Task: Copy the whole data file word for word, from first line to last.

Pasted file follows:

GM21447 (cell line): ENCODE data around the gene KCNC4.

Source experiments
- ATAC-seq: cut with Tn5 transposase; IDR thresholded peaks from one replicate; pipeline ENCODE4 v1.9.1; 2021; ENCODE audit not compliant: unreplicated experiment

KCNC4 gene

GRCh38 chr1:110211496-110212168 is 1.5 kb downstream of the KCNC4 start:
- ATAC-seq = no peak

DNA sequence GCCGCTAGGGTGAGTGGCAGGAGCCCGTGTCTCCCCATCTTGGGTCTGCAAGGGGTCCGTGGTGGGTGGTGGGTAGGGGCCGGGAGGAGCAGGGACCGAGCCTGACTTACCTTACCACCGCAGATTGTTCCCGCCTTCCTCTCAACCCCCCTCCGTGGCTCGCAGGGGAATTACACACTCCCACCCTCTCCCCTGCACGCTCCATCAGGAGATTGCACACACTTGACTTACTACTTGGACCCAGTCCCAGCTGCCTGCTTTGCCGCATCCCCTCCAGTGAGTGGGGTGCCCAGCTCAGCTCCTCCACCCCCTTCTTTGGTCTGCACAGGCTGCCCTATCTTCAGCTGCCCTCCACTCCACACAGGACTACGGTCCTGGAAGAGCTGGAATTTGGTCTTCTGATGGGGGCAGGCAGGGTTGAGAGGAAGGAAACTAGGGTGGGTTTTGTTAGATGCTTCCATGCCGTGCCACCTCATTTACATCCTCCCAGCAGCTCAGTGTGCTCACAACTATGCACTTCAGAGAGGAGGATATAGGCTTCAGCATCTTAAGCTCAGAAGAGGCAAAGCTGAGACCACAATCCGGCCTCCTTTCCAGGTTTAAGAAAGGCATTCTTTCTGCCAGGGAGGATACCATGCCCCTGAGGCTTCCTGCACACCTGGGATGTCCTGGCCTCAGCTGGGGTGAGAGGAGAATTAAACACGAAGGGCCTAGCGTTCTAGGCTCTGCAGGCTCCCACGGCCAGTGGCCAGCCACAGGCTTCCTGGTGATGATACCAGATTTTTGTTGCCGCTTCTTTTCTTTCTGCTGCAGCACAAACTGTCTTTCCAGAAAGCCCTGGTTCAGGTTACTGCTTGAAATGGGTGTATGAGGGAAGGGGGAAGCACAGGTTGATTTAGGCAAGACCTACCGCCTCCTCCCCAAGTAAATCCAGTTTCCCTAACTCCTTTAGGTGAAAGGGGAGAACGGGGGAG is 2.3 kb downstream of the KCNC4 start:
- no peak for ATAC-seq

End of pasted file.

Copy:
GM21447 (cell line): ENCODE data around the gene KCNC4.

Source experiments
- ATAC-seq: cut with Tn5 transposase; IDR thresholded peaks from one replicate; pipeline ENCODE4 v1.9.1; 2021; ENCODE audit not compliant: unreplicated experiment

KCNC4 gene

GRCh38 chr1:110211496-110212168 is 1.5 kb downstream of the KCNC4 start:
- ATAC-seq = no peak

DNA sequence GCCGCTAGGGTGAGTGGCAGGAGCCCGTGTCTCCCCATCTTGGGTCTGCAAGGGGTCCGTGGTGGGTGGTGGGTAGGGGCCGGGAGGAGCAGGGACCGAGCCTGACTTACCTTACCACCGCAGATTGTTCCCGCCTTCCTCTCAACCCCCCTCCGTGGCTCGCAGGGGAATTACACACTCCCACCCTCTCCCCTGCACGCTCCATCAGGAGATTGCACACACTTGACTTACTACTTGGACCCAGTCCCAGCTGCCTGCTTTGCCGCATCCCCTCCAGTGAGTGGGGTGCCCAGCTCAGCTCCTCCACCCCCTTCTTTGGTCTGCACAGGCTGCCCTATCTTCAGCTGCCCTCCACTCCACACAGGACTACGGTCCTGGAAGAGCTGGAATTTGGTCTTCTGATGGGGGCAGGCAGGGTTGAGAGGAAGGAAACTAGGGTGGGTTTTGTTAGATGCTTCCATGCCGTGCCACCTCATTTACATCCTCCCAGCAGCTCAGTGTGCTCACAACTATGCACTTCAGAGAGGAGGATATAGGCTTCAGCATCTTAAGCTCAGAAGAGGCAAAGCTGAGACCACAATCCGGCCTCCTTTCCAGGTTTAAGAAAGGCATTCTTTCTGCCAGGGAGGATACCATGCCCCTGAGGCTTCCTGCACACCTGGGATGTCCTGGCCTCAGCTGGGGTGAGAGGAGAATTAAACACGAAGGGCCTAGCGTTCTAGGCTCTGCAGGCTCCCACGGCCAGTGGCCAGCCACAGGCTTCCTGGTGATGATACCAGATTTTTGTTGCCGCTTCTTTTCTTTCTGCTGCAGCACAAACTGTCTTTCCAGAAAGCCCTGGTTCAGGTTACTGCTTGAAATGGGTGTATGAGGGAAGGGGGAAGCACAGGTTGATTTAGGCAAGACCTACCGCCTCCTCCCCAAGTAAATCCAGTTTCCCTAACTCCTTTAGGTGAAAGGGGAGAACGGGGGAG is 2.3 kb downstream of the KCNC4 start:
- no peak for ATAC-seq